Figure 4a shows the tip profiles of an ice drop during the first half hour of an experiment, where most of the smoothing occurs. These profiles are self-similar as shown in Fig. 4b; they collapse on an hyperbola once rescaled by the curvature κ. Because the tip profile is self-similar, the full-tip shape during the smoothing process is solely given by one (time-dependent) parameter: the curvature κ(t). The self-similarity of the tip shape then allows us to also derive a similarity solution that gives the scaling of the curvature in time by solving Eqs. (1) and (2) for an hyperboloidal tip (see Supplementary Note 1 and Supplementary Figures 1, 2 and 3). Such singularities are characterised by a universal scaling that is independent of the initial or boundary conditions, and in our case the singularity is uniquely determined by the diffusion equation, giving the following scaling for the curvature:

$$\kappa (t) = A\left( {t + t_0} \right)^{ - 1/2},$$

where t0 = (A/κ(0))2 denotes the distance to the singularity at the beginning of the experiment. We extract the tip curvatures at the beginning of a typical experiment and plot it in Fig. 4c and d. The data perfectly follow the −1/2 power law of Eq. 3.

Fig. 4
figure 4

Tip smoothing. a Experimental tip profiles taken every 2 min during the first half hour of an experiment (see Supplementary Movie 4; V0 = 3.5 μL, Ts = −12 °C, RH = 5.1%). Scale bar 100 μm. b Same profiles multiplied by the tip curvature κ. The dashed black line is a hyperboloid. c Tip curvature at short times (Ts = −15 °C, RH = 4.6%). The dashed line is a fit of our similarity solution: κ = A(t + t0)−1/2 with A = 2.32  105 s1/2m−1 (t0 = (A/κ(0))2 = 9 s). d Same data on a log-log scale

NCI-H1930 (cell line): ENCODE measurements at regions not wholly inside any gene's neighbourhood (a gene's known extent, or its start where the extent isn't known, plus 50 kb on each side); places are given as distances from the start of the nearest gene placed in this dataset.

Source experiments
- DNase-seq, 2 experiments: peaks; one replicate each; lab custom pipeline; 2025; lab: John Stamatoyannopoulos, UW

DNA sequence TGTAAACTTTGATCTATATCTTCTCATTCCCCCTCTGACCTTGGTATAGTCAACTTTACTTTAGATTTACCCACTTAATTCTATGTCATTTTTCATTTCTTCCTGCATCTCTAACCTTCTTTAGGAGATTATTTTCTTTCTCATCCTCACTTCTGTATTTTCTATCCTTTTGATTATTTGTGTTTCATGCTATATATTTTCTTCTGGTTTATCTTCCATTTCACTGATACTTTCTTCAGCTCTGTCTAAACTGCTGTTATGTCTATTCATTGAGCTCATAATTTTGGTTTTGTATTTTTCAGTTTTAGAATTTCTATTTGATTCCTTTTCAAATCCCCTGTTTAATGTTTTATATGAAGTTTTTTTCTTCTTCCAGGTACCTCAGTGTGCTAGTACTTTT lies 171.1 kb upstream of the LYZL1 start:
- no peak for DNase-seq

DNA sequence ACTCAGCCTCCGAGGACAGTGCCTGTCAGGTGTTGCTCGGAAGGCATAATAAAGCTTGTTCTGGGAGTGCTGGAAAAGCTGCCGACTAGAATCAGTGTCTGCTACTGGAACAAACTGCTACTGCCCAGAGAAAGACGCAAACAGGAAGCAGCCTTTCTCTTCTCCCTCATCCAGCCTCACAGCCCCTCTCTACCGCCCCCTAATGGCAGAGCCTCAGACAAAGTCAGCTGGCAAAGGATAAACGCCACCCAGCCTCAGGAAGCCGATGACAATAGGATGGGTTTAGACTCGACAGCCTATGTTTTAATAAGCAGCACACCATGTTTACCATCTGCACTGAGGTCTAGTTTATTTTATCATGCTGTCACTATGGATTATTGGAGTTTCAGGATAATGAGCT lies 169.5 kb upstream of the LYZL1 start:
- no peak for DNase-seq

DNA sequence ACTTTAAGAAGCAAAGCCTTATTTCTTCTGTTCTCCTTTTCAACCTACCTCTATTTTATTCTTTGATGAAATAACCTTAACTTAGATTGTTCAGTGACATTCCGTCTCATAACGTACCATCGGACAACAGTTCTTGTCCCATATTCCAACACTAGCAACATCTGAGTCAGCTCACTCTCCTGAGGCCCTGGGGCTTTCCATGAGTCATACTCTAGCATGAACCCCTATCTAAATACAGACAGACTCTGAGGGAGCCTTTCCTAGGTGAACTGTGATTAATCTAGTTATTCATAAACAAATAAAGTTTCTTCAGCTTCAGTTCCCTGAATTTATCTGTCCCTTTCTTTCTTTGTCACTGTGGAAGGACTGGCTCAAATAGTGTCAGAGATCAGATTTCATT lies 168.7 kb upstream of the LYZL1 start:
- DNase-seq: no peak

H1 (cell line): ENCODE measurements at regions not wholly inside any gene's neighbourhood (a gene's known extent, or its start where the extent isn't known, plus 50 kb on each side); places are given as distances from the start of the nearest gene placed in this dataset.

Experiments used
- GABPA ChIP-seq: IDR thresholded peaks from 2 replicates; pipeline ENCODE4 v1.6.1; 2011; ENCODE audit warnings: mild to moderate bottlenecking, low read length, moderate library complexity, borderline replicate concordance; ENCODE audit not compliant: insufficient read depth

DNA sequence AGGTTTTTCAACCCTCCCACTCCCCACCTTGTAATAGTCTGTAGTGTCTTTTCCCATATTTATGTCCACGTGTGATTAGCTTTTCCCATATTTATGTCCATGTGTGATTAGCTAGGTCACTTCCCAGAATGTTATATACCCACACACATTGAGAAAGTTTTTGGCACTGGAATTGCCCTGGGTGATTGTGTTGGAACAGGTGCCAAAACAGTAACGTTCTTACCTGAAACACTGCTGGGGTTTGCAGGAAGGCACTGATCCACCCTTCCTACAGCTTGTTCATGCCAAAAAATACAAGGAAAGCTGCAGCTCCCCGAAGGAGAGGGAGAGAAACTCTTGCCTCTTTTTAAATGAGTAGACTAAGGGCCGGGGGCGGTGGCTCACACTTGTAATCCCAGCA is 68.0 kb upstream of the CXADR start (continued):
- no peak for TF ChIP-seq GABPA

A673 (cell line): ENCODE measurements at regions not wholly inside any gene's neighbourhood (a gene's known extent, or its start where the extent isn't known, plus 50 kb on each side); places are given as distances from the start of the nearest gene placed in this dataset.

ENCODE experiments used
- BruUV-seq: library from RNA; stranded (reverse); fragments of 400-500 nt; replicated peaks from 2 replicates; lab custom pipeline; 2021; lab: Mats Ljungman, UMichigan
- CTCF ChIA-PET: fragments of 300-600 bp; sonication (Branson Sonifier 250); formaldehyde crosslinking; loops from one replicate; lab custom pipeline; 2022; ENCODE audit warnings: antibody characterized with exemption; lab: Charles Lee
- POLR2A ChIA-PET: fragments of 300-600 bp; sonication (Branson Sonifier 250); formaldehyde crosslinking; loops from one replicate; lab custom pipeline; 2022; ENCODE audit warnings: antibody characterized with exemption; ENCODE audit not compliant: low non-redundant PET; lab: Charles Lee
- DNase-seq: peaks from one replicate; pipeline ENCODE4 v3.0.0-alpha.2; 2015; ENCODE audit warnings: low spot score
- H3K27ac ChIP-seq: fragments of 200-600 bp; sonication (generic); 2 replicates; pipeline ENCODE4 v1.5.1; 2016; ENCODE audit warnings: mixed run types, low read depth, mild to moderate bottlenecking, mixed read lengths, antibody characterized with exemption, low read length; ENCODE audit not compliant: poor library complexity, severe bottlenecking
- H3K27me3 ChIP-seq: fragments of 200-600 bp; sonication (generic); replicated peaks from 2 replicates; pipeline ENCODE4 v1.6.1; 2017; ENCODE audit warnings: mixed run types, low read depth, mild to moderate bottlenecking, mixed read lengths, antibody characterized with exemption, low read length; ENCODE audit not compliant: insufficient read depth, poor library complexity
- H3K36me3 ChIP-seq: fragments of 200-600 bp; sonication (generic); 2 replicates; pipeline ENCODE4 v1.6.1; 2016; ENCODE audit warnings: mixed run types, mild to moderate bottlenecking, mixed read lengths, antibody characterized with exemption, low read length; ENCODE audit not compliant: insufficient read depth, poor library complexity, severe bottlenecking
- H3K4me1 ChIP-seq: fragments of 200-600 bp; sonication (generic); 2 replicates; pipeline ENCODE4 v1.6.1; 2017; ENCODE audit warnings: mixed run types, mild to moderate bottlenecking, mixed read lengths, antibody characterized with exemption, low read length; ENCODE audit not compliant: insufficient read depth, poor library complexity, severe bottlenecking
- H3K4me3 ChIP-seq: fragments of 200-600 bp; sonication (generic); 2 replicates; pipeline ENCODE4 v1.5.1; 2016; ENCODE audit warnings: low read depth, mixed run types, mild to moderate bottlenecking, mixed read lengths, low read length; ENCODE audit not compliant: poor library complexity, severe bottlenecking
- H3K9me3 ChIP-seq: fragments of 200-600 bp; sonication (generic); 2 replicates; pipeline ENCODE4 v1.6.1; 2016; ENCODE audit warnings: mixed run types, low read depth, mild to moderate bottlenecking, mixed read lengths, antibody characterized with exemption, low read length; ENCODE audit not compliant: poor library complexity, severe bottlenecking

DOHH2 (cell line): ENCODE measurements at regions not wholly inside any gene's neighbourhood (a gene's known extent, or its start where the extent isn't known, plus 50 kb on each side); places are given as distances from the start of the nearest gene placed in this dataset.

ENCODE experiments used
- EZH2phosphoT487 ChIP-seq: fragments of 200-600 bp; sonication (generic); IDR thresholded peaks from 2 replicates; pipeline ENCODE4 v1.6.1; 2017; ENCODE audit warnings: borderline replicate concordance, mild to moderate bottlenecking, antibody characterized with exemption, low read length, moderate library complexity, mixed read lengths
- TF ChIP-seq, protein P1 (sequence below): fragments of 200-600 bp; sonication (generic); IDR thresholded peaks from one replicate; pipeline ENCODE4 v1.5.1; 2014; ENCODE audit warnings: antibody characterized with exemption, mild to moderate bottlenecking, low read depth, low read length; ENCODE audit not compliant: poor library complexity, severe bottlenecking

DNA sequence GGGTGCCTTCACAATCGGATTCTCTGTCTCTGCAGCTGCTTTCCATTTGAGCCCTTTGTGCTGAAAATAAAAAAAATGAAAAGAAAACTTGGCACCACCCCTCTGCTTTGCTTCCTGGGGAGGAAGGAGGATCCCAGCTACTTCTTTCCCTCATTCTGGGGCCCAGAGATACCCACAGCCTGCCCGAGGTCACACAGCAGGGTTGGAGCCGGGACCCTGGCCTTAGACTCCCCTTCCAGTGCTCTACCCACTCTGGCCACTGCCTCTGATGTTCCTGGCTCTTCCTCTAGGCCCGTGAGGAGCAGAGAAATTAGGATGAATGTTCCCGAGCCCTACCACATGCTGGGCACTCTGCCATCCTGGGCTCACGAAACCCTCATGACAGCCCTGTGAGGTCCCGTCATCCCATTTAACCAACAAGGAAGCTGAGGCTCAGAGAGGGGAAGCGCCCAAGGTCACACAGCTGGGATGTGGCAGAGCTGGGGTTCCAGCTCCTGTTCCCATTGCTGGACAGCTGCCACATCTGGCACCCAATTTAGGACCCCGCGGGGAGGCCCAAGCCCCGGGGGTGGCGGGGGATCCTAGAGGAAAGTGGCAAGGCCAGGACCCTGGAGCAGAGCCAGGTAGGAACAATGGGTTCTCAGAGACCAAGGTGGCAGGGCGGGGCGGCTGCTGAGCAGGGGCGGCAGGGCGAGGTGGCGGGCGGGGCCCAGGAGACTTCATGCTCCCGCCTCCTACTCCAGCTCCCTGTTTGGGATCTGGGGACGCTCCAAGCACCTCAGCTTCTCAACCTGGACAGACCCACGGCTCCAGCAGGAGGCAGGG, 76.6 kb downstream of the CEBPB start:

Our similarity solution gives the dynamics of tip rounding and should not be confused with a possible self-similar (fractal) structure of the snowflakes, which is only a way to quantify the geometry and says nothing about the dynamics. The smoothing mechanism presented here is also original, as sharpening is usually reported for seemingly similar free-boundary problems governed by different physical mechanisms3,4,27,28

Late time evaporation of smooth drops

For the late stages of evaporation, after about half of the total evaporation time tf, the ice tip has completely disappeared (Fig. 2). Similarly, the drop edge is also smoothed and the apparent contact angle θ rapidly evolves towards 90° (see Supplementary Figure 4). A phenomenon very similar to the tip smoothing thus also occurs at the drop edge but in two dimensions (neglecting the much larger drop curvature). We thus expect a similar derivation considering hyperbolas instead of hyperboloids to be able to capture the phenomenon quantitatively (as there should be differences since the geometry is different).